WASHINGTON (AFNS, 08/23/2013) – The Air Force recently announced a long-term vision for the service’s nuclear enterprise.
The plan, signed by the chief of staff and secretary of the Air Force and approved by the 4-star-level Nuclear Oversight Board, provides a framework for advancing and monitoring the overall health of the Air Force nuclear enterprise, supporting infrastructure and processes.
The plan is organized into three main sections. The first explains the Air Force’s perspective on 21st century deterrence and assurance, and how that differs from the Cold-War era.
The second section outlines five strategic vectors for the nuclear enterprise, and the final segment explains how the plan will be used to monitor and advance progress across the enterprise.
“All Airmen should understand the basics of the deterrence mission and its importance to our Air Force and the nation,” said Maj. Gen. Garrett Harencak, the Air Force’s assistant chief of staff for Strategic Deterrence and Nuclear Integration.
To promote understanding of the mission, the first part of the plan explains how Airmen across the Air Force contribute to national security by providing nuclear capabilities that deter potential adversaries, and assure our allies and partners.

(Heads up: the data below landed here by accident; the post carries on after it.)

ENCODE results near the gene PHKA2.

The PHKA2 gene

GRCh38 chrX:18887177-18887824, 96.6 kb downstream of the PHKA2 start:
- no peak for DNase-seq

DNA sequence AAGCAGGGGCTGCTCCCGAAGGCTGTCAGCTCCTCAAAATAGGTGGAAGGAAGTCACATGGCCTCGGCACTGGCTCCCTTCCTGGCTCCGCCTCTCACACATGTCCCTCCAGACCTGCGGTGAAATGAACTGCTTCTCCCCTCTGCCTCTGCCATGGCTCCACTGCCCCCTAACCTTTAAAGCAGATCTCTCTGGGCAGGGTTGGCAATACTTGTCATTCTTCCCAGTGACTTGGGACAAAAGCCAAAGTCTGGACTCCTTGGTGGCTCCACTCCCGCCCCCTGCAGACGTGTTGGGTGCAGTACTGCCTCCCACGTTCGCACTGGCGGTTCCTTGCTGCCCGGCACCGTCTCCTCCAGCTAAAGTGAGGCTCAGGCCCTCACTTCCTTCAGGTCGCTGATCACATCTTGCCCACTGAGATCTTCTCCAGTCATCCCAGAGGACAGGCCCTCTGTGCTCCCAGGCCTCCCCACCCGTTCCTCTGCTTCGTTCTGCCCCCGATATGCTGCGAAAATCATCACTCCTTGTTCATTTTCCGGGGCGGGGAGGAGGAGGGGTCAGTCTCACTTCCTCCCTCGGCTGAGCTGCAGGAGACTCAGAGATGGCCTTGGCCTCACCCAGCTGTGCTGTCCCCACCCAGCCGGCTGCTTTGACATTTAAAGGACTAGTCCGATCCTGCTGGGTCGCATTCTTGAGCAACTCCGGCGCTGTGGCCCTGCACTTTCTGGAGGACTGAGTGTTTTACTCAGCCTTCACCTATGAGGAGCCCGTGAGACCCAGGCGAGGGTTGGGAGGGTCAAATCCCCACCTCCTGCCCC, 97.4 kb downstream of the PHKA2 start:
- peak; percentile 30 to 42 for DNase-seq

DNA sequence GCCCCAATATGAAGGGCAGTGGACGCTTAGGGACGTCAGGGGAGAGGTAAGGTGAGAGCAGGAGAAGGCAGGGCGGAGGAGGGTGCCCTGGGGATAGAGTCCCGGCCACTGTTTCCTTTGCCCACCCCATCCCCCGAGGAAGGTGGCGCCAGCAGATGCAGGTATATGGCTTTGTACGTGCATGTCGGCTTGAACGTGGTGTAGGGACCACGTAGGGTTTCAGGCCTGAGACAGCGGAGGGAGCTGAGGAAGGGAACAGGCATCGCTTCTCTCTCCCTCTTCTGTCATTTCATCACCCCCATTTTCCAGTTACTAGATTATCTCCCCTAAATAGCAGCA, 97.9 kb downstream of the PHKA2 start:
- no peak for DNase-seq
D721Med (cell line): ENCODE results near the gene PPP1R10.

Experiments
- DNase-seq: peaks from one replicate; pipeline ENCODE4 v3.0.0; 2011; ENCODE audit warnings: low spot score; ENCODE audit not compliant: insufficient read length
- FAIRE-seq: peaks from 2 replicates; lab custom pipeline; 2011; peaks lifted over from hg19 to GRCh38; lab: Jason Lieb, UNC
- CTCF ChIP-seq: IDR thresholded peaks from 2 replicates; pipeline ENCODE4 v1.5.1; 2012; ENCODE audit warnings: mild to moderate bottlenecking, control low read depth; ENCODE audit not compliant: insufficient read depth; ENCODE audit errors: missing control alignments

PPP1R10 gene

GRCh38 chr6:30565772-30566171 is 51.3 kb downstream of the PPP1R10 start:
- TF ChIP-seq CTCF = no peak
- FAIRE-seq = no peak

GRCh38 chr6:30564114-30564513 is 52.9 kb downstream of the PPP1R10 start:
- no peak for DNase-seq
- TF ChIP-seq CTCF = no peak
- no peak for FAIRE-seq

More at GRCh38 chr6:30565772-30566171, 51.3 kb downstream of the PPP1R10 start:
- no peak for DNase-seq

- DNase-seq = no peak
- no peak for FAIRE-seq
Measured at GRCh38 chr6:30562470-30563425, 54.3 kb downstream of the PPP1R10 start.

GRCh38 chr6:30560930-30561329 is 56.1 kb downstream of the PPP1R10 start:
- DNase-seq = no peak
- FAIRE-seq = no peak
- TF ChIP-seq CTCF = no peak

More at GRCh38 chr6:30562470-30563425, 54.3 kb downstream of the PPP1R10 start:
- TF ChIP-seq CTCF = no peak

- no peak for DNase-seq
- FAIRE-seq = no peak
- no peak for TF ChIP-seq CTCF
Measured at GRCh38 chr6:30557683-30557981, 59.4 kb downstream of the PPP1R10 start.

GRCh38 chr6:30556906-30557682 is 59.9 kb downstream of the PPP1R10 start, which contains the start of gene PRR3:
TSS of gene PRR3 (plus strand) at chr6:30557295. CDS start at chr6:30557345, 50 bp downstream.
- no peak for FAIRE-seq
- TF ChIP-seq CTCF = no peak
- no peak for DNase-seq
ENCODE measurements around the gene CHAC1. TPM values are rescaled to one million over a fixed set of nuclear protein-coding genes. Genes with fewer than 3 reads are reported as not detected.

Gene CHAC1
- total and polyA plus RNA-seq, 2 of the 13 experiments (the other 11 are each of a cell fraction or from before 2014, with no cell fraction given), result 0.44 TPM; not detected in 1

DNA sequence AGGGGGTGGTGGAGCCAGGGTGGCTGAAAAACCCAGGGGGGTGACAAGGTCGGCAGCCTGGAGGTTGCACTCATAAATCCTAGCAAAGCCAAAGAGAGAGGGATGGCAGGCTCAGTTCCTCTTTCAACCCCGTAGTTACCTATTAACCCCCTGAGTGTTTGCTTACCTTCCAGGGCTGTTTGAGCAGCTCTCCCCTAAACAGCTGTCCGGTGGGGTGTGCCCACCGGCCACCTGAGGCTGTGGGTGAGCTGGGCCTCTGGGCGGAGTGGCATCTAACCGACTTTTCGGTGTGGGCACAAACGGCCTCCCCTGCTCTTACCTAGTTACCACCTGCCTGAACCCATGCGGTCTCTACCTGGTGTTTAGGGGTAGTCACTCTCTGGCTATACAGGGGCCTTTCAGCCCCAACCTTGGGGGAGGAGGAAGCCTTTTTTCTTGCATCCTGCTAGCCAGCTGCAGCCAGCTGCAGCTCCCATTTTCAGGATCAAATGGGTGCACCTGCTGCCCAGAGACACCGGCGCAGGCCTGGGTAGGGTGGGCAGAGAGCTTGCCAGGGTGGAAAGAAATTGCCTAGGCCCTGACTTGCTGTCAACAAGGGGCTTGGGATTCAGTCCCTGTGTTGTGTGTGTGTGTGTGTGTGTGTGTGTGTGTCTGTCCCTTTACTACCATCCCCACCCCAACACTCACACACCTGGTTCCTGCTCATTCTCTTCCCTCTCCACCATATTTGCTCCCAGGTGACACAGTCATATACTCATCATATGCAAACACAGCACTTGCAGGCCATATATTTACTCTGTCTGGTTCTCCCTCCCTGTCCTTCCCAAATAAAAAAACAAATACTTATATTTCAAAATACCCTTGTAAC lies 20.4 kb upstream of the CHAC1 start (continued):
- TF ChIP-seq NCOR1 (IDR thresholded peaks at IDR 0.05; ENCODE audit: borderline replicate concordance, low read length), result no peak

The section concludes by describing the capabilities across the Air Force that contribute to effective deterrence and outlines the Air Force’s commitment to sustain and modernize capabilities to meet the changing demands of the 21st century.
Section two of the plan identifies the “five vectors designed to advance and monitor the overall health of the nuclear enterprise and further develop our Airmen, organizations, processes, capabilities and strategic thinking,” Harencak said.
By outlining a vector for each of these areas, the general said the Air Force will be able to implement a continuous improvement process to assess, develop action plans for improvements, and track the progress in each area.
Finally, the plan outlines how the Nuclear Oversight Board and Nuclear Issues Resolution and Integration Board will oversee efforts to meet plan objectives.
Though it is not intended to supplement any programming guidance, nor outline specific force structures, the plan may be used by planners, programmers and others to inform their efforts, Harencak said.
“We encourage commanders and Airmen at all levels to use the flight plan as a starting point for discussion and debate about deterrence in the changing 21st century environment, and the Air Force role in meeting those challenges,” Harencak added.
The Air Force’s nuclear office wants to hear from Airmen on how they perceive deterrence, and to encourage debate on their Facebook page located at http://www.facebook.com/USAFA10.